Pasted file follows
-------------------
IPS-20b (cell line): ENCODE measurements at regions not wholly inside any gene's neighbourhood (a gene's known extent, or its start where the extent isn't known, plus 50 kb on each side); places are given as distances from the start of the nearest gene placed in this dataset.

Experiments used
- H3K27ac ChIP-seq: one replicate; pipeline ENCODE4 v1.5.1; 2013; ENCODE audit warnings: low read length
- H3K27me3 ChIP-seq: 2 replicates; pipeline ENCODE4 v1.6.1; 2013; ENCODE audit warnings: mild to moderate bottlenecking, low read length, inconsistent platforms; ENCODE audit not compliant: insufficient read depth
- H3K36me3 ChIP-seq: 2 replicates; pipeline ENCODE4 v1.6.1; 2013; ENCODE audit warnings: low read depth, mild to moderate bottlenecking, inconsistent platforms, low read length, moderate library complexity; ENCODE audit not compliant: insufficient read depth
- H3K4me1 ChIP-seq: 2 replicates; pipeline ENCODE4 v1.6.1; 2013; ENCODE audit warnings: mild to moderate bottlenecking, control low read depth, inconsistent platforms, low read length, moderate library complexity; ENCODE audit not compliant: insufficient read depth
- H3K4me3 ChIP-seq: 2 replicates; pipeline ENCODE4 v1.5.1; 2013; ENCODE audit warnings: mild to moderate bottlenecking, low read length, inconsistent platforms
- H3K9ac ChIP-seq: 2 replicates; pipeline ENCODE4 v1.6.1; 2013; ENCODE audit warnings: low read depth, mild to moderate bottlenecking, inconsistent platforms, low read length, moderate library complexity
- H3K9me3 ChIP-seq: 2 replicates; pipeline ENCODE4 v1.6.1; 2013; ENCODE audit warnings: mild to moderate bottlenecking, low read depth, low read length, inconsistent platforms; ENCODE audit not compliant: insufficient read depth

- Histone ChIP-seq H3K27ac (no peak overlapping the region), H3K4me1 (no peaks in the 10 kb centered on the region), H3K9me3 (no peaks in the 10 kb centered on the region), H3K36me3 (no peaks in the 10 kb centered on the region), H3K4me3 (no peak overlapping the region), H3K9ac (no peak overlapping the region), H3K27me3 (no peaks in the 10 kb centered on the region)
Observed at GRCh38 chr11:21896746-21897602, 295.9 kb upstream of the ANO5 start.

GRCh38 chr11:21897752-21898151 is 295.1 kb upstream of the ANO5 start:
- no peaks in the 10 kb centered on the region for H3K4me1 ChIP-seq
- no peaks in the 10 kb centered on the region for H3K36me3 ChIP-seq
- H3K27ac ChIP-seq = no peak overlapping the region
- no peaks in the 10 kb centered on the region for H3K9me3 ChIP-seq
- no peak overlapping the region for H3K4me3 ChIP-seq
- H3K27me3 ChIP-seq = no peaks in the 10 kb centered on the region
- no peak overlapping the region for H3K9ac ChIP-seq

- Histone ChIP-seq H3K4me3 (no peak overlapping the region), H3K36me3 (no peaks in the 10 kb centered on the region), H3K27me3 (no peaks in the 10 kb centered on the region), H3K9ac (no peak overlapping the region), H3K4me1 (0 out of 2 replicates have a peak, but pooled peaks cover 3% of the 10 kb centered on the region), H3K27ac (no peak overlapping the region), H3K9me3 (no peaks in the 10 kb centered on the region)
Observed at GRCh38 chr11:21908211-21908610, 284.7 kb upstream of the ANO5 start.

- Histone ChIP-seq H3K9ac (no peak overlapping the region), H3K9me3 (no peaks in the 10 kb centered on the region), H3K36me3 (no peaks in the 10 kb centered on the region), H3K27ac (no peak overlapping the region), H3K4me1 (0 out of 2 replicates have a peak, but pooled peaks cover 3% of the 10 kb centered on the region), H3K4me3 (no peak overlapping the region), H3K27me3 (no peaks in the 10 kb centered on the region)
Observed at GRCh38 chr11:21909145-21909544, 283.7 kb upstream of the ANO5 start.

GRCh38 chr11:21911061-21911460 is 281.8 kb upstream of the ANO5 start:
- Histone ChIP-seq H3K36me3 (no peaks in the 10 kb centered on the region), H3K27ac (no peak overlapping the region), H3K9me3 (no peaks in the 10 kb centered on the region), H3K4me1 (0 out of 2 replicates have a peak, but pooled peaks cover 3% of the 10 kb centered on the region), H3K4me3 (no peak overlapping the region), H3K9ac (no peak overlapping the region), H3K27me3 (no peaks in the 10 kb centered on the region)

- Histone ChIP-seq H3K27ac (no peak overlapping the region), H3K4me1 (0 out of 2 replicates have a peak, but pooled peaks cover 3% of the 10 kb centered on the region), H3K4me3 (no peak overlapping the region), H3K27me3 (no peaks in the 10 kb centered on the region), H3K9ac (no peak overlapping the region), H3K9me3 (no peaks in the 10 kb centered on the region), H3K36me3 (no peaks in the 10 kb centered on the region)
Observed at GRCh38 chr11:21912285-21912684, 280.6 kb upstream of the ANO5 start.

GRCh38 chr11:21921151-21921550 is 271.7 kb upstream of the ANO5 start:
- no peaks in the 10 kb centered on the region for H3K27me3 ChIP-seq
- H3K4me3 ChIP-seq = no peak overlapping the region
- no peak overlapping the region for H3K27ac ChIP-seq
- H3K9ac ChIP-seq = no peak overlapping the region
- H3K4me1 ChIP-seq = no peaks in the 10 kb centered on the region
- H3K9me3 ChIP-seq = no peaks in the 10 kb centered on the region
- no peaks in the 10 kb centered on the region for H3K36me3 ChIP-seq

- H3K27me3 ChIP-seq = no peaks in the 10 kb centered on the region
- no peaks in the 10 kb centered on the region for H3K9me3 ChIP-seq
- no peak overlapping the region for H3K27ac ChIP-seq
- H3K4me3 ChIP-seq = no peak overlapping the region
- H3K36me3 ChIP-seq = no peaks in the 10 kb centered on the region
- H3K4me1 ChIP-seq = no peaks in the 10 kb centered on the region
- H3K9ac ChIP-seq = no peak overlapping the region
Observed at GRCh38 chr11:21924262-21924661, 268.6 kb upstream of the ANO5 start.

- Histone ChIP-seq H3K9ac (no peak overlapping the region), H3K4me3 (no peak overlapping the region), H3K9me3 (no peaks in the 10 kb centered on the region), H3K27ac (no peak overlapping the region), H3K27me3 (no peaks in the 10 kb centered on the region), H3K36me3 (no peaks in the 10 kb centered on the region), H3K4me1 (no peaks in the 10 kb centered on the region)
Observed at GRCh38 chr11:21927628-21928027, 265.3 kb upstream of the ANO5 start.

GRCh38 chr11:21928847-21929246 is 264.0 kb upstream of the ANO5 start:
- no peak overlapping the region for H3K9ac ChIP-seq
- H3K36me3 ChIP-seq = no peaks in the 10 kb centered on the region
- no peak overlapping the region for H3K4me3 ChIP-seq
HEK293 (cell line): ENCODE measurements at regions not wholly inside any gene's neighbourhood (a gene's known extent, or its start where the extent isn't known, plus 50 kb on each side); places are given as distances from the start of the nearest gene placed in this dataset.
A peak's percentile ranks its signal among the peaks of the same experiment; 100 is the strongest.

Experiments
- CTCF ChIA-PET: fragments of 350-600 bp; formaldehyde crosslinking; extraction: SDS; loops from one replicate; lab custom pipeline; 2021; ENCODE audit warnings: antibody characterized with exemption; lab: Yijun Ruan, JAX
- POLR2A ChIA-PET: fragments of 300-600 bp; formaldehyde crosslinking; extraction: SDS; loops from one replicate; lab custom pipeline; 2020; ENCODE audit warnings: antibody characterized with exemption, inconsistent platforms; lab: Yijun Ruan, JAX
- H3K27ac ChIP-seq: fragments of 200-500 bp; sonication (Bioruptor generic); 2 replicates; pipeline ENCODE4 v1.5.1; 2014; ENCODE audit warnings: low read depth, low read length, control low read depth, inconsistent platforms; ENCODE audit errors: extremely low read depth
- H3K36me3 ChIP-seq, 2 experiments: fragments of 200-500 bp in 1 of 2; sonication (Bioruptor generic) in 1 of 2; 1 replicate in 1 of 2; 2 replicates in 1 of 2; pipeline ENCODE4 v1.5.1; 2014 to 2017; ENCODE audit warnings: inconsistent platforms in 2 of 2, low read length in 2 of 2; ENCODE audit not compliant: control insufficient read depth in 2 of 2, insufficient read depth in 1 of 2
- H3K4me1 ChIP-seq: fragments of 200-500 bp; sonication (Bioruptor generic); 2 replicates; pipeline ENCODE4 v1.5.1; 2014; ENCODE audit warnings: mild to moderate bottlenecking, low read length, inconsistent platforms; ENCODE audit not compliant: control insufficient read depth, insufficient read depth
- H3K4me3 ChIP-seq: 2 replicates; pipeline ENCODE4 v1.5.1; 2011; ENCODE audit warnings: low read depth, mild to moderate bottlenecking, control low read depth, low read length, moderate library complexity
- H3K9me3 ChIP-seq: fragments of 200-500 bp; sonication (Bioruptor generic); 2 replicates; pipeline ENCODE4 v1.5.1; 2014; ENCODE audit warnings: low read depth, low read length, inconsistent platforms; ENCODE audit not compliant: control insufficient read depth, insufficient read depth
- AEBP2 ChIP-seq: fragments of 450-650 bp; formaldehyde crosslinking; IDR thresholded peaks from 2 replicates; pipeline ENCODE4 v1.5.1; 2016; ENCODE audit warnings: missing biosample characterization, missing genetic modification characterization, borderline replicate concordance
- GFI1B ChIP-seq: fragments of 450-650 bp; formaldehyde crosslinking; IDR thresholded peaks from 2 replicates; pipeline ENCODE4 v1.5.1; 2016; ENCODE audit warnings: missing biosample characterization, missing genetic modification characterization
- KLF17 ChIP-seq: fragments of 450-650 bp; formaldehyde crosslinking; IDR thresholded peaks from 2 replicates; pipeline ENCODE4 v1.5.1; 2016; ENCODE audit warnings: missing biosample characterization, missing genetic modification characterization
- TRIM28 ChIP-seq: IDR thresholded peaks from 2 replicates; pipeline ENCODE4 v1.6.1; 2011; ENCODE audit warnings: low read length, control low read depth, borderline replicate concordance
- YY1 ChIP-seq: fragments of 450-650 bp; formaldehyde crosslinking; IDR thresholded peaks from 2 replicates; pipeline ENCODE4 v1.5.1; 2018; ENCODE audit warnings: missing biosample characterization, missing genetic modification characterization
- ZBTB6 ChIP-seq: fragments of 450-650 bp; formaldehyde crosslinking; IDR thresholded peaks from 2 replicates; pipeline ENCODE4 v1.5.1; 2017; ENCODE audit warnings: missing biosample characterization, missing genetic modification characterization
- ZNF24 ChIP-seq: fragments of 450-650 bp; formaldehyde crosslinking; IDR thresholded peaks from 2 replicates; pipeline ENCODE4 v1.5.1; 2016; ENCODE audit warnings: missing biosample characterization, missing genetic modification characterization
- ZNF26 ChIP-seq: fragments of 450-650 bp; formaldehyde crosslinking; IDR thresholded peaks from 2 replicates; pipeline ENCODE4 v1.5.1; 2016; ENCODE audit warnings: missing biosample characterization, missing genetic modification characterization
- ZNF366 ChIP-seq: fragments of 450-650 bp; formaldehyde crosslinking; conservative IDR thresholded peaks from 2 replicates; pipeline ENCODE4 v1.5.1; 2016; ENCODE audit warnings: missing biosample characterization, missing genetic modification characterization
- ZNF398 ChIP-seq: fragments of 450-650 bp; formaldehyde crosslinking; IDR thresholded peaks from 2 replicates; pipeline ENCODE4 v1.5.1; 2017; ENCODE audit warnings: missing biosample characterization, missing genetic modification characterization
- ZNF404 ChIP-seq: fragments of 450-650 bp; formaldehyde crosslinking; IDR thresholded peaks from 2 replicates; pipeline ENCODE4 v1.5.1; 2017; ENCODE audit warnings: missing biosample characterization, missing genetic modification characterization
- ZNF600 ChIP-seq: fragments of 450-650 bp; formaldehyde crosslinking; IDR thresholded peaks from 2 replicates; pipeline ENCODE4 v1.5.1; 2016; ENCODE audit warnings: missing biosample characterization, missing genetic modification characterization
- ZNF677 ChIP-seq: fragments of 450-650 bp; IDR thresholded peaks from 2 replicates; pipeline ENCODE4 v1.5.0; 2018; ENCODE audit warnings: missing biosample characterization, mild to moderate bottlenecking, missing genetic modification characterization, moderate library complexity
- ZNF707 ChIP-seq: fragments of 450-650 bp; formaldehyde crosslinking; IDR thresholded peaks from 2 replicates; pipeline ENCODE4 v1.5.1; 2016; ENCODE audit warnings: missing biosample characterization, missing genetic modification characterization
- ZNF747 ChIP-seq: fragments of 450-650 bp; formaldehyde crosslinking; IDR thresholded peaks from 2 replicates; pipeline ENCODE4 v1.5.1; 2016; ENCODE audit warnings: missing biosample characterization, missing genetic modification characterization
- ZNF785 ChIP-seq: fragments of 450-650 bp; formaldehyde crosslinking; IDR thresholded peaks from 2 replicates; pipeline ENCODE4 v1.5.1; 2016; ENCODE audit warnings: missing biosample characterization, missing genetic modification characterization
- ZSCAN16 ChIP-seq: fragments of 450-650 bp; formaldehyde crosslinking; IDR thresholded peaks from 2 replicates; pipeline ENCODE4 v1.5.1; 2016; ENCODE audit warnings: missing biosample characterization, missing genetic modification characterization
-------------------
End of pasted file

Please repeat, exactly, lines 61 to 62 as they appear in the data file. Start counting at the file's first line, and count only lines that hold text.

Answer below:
- GFI1B ChIP-seq: fragments of 450-650 bp; formaldehyde crosslinking; IDR thresholded peaks from 2 replicates; pipeline ENCODE4 v1.5.1; 2016; ENCODE audit warnings: missing biosample characterization, missing genetic modification characterization
- KLF17 ChIP-seq: fragments of 450-650 bp; formaldehyde crosslinking; IDR thresholded peaks from 2 replicates; pipeline ENCODE4 v1.5.1; 2016; ENCODE audit warnings: missing biosample characterization, missing genetic modification characterization